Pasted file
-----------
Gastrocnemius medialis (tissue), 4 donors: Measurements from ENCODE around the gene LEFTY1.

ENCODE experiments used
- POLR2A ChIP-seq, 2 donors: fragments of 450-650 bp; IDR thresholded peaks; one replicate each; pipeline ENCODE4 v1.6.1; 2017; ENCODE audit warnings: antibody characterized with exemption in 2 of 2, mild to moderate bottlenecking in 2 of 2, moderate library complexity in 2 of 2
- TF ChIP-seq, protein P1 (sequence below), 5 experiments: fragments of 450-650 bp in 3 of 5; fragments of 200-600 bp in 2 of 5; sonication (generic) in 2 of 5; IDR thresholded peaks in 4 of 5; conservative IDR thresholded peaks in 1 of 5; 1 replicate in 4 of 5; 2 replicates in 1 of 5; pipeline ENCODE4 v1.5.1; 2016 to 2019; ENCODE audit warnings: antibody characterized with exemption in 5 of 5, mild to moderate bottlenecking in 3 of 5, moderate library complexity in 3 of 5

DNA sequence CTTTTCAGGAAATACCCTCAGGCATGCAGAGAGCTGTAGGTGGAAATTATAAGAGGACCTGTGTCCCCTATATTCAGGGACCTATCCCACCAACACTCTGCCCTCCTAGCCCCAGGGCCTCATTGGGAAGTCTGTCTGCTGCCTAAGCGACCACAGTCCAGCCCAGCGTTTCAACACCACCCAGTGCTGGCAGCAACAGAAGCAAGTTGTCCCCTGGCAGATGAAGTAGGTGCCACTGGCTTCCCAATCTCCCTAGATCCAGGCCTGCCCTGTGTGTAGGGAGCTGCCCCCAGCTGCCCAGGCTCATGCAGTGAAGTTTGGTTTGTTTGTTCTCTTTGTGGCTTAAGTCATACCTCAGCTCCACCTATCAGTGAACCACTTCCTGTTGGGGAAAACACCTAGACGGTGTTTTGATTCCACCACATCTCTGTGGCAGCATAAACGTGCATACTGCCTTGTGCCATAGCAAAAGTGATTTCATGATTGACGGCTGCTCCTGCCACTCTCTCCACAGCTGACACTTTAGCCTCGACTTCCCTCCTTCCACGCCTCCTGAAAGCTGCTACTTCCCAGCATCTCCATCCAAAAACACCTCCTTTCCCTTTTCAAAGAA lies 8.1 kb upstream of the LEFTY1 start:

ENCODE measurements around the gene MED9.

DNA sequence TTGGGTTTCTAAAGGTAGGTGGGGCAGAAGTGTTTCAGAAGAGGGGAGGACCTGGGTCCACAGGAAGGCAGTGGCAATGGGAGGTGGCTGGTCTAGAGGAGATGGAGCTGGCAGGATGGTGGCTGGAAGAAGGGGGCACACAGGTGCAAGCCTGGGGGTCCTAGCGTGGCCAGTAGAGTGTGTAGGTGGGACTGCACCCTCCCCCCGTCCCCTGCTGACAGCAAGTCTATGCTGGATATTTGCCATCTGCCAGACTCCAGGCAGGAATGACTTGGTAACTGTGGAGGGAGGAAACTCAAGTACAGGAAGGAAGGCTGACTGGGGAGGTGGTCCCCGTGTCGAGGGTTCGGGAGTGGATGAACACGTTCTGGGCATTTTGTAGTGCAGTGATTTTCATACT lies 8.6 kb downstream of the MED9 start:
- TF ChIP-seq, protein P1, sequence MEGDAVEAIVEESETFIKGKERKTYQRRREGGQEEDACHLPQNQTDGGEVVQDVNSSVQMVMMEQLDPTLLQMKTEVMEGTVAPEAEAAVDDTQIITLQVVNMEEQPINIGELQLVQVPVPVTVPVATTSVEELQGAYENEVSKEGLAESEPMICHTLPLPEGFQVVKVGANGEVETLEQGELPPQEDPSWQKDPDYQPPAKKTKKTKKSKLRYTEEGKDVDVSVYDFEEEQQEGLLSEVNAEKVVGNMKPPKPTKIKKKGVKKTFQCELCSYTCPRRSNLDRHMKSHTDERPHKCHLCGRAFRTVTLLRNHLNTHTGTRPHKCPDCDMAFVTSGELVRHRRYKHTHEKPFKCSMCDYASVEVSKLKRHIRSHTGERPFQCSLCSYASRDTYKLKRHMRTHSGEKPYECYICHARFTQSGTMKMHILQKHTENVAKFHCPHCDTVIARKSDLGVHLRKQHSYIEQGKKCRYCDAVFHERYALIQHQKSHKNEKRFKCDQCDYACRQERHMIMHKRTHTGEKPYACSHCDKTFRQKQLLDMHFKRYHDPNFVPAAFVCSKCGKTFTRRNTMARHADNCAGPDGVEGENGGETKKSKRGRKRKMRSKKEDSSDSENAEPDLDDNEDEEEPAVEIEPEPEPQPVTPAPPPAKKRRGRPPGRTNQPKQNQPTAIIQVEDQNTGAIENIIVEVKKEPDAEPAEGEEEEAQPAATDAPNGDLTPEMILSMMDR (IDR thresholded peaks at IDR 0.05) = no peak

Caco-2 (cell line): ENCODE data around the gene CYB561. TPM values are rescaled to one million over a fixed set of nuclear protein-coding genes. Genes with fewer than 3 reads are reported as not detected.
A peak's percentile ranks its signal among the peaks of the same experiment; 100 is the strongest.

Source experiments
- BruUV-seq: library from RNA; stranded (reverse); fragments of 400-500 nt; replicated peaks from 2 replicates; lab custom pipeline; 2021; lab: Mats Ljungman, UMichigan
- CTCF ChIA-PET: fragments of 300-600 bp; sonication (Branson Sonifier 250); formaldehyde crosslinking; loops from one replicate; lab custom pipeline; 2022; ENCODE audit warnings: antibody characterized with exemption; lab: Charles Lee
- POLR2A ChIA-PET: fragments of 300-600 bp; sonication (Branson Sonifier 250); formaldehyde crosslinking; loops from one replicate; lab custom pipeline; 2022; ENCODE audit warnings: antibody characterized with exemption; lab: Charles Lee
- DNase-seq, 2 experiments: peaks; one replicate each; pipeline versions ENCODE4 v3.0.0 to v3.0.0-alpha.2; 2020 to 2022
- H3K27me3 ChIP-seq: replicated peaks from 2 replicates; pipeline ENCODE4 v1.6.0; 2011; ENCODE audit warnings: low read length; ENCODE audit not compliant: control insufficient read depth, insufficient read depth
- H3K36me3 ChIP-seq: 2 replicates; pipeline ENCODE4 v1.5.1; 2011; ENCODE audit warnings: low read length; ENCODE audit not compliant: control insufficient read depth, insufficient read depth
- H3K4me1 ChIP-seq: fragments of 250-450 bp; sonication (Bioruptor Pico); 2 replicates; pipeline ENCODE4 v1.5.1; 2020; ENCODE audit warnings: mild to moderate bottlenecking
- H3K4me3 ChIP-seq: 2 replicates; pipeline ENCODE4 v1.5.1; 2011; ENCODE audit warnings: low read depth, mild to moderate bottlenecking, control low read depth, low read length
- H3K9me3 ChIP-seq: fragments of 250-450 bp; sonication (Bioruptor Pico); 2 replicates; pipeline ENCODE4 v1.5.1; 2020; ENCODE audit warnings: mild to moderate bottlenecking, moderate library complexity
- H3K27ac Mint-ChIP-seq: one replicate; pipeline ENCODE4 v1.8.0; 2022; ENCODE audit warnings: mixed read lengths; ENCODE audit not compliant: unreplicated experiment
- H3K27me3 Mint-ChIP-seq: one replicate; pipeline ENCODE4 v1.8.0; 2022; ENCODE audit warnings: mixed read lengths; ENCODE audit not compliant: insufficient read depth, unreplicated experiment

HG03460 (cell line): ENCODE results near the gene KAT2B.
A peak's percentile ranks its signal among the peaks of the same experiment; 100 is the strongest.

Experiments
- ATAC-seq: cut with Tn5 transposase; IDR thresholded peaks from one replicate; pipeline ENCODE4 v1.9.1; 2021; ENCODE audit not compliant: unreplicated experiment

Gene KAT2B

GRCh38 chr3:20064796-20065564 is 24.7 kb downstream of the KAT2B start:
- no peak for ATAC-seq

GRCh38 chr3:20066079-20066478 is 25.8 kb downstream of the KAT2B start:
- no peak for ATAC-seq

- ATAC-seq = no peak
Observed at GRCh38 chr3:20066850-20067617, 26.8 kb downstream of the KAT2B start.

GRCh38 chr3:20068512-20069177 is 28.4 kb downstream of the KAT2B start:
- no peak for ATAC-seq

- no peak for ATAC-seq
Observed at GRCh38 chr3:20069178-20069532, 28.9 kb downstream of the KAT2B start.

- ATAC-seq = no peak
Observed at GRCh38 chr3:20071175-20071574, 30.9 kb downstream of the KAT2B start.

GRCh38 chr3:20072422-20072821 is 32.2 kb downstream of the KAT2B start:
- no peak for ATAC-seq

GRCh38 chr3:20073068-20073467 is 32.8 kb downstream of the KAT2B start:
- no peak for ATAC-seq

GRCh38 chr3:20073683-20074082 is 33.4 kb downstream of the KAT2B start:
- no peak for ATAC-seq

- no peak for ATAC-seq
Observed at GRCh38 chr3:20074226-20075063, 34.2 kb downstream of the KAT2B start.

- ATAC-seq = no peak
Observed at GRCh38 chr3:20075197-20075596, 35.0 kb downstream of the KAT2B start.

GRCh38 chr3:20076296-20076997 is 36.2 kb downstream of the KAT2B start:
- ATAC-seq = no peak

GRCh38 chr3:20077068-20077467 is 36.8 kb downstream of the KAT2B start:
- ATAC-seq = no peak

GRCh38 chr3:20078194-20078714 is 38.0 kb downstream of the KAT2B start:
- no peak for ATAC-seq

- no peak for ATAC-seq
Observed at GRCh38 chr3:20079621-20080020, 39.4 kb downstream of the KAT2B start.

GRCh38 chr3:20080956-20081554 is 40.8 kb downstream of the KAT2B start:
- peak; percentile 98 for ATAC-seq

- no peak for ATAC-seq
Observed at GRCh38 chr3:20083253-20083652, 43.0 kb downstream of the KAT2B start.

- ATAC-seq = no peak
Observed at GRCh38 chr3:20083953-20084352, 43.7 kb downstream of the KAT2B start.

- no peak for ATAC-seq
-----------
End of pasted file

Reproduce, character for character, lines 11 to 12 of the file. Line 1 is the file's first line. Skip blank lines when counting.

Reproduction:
Source experiments
- BruUV-seq: library from RNA; stranded (reverse); fragments of 400-500 nt; replicated peaks from 2 replicates; lab custom pipeline; 2021; lab: Mats Ljungman, UMichigan